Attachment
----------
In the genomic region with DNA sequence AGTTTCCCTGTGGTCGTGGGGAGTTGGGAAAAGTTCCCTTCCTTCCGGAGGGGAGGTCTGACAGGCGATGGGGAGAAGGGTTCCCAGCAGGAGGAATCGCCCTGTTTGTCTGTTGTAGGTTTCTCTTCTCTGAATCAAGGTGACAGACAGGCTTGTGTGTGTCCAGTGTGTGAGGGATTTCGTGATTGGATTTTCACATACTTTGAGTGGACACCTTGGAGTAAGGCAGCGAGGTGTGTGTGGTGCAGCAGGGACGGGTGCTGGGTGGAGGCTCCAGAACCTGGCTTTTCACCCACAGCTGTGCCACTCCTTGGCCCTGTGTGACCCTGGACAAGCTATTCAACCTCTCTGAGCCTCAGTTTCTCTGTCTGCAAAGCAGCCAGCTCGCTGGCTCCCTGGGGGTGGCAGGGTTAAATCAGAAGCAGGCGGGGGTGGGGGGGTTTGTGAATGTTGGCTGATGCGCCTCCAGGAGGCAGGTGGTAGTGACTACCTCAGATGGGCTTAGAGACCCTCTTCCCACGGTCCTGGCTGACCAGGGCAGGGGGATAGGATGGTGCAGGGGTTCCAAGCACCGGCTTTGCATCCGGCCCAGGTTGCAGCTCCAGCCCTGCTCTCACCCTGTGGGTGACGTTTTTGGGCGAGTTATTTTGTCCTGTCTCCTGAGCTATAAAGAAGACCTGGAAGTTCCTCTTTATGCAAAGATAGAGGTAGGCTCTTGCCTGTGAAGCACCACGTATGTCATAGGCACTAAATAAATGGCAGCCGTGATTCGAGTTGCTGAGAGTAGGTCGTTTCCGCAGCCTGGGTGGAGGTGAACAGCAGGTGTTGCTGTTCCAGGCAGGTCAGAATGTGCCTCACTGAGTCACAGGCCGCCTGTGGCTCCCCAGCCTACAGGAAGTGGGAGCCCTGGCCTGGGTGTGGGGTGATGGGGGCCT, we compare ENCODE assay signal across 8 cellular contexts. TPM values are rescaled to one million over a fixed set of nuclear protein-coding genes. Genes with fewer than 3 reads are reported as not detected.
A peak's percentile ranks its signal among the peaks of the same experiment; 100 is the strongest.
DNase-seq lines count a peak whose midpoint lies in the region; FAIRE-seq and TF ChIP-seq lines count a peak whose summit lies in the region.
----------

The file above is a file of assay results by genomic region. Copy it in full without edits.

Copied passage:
In the genomic region with DNA sequence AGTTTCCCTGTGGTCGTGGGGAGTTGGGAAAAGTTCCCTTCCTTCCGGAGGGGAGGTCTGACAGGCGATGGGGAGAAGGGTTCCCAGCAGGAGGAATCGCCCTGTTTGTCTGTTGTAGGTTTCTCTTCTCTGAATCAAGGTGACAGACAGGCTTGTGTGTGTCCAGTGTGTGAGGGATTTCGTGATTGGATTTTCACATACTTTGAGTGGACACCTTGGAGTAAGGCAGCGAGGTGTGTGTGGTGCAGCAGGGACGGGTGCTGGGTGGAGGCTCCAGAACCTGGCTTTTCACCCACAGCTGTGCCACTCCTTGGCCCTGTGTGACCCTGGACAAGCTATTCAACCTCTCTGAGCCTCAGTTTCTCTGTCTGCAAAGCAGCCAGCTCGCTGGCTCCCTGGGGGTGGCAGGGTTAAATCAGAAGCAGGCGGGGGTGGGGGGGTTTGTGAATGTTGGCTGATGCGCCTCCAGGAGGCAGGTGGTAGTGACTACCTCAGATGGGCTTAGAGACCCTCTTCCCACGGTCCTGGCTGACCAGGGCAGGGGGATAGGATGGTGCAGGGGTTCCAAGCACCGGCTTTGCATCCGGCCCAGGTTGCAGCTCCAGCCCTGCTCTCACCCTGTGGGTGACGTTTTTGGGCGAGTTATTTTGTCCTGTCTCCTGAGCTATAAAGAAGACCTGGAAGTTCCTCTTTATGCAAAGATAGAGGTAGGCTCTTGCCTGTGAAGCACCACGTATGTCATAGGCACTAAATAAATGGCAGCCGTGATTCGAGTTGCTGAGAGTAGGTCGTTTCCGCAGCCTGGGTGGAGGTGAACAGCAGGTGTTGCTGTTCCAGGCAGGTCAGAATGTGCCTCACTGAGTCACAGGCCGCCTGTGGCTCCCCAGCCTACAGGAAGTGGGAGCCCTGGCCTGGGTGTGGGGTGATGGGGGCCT, we compare ENCODE assay signal across 8 cellular contexts. TPM values are rescaled to one million over a fixed set of nuclear protein-coding genes. Genes with fewer than 3 reads are reported as not detected.
A peak's percentile ranks its signal among the peaks of the same experiment; 100 is the strongest.
DNase-seq lines count a peak whose midpoint lies in the region; FAIRE-seq and TF ChIP-seq lines count a peak whose summit lies in the region.